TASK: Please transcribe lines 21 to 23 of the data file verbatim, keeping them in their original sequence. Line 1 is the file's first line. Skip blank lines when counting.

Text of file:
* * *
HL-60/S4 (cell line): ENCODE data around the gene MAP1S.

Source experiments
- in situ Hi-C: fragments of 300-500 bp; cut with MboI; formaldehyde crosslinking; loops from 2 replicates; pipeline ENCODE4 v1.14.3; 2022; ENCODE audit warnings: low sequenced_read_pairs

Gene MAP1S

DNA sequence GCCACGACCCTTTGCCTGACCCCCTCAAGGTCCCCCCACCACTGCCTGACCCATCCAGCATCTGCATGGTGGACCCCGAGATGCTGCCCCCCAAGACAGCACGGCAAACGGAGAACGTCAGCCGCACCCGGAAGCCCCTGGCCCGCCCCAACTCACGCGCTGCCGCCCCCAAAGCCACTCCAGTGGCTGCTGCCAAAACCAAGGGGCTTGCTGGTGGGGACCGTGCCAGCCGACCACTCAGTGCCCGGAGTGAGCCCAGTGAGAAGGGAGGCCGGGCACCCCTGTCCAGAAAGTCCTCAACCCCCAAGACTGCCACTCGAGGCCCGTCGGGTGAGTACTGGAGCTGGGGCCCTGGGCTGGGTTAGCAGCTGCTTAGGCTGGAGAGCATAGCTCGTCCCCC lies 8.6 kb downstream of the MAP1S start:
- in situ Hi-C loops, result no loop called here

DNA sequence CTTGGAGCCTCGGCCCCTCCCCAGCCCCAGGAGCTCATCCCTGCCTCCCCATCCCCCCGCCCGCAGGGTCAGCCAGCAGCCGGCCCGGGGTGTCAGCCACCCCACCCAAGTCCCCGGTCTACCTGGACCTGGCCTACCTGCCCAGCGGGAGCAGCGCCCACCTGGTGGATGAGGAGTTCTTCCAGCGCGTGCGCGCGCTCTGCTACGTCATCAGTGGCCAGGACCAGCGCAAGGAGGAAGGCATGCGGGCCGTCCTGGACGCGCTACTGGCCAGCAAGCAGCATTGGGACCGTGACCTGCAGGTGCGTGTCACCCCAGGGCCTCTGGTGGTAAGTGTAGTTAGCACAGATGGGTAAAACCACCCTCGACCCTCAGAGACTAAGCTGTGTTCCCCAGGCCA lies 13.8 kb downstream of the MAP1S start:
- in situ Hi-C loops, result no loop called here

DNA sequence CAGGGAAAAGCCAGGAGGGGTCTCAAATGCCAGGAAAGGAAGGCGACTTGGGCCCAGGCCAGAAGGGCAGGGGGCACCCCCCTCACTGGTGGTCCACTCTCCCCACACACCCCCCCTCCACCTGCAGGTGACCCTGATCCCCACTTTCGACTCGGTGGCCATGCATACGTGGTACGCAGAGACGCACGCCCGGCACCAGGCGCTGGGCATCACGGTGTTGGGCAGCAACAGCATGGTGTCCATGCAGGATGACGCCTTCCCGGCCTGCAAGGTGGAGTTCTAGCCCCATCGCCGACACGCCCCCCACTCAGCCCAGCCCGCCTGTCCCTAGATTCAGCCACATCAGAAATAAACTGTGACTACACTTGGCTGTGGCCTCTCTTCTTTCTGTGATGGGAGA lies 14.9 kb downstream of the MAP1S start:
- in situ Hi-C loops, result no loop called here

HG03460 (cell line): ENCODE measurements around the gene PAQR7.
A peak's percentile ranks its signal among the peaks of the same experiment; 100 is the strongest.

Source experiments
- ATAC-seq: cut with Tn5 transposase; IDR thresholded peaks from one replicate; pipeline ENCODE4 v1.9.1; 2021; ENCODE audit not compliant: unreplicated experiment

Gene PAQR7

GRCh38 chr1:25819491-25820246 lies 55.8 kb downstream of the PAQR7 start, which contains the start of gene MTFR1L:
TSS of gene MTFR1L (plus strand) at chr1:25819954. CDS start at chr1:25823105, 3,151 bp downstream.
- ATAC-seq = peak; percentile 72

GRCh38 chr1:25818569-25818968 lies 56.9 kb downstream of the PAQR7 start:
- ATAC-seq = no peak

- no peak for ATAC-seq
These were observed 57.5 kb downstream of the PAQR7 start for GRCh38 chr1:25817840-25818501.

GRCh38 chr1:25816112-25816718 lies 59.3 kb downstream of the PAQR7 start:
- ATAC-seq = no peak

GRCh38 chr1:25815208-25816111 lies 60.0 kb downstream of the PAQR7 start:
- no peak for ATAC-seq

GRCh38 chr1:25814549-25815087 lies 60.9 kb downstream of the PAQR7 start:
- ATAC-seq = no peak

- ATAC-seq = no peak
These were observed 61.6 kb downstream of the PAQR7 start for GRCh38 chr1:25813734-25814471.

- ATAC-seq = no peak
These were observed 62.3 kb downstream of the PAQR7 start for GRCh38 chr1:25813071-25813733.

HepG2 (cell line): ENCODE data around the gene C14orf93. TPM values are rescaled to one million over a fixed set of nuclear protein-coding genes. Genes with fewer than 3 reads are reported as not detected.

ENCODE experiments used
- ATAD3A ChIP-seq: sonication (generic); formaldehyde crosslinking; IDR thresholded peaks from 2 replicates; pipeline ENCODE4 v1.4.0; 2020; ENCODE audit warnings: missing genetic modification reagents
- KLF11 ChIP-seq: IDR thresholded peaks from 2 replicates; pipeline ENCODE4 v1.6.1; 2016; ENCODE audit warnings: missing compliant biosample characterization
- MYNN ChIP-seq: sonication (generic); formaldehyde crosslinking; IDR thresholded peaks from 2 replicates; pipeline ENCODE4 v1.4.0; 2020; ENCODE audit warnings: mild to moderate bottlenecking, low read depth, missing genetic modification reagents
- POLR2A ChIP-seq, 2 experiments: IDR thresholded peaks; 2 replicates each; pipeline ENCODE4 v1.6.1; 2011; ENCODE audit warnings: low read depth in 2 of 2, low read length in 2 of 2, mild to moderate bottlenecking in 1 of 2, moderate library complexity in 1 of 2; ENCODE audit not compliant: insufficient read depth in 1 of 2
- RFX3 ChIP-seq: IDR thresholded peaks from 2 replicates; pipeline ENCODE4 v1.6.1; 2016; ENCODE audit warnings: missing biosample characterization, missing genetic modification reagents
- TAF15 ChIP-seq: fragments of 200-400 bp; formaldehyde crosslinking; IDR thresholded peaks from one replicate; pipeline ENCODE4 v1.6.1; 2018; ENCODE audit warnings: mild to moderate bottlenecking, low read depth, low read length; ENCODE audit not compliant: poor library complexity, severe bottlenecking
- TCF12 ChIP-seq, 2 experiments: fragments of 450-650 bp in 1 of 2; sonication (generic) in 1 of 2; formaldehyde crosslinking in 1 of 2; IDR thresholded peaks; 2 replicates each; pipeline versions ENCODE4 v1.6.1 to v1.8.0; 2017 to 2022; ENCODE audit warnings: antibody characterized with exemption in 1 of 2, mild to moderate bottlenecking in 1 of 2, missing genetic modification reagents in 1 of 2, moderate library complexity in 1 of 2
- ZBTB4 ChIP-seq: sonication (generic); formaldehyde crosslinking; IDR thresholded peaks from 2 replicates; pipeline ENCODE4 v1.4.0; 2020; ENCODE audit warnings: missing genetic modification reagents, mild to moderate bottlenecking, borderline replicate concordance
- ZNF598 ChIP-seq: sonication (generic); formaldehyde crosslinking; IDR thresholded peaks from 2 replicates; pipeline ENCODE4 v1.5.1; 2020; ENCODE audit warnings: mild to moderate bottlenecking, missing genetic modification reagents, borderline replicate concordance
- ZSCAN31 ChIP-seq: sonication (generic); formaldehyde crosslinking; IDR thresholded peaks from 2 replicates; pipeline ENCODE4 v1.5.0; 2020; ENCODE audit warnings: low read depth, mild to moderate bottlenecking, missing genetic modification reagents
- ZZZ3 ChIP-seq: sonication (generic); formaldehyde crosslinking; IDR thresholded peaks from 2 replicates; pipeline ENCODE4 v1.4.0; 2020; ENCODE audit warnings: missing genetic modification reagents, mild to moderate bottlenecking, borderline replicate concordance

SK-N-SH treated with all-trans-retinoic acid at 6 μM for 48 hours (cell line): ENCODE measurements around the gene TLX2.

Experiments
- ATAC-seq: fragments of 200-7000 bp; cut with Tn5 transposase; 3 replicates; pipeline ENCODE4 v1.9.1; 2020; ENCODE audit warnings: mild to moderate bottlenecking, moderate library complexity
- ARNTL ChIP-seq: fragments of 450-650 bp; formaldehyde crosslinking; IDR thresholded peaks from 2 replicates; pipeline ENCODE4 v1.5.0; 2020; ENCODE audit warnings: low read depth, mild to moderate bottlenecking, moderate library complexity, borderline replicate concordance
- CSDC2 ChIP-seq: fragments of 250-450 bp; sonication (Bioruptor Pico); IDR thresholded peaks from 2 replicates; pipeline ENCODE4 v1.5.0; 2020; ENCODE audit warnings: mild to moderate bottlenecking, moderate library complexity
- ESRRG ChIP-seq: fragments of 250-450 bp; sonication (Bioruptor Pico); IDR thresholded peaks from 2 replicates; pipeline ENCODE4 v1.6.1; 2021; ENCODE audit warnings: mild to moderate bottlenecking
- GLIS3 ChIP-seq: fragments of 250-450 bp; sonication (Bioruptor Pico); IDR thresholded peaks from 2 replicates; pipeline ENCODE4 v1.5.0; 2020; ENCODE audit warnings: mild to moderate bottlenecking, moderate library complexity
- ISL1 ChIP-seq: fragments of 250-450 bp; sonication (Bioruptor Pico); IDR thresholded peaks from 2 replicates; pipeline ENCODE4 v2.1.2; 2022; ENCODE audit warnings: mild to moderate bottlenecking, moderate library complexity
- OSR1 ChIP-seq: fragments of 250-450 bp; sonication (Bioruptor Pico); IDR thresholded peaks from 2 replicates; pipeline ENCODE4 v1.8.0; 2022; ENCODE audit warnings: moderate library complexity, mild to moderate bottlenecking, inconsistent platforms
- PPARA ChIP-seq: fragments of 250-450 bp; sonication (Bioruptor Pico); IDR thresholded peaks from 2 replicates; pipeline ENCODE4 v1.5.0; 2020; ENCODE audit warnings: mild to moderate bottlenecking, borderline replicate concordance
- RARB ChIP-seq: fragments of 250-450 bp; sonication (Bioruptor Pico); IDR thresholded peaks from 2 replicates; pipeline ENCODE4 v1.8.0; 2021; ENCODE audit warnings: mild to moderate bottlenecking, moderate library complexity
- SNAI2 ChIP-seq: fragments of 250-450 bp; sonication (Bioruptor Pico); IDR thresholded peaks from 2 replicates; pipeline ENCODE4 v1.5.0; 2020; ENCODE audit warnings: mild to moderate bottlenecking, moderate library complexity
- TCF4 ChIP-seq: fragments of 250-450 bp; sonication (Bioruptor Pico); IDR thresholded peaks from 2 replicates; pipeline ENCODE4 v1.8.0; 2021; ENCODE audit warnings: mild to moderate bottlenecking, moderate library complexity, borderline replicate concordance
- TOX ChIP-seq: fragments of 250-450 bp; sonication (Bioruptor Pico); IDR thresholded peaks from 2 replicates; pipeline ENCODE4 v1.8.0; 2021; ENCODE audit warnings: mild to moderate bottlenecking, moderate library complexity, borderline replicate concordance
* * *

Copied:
- no peak for ATAC-seq
These were observed 57.5 kb downstream of the PAQR7 start for GRCh38 chr1:25817840-25818501.

GRCh38 chr1:25816112-25816718 lies 59.3 kb downstream of the PAQR7 start: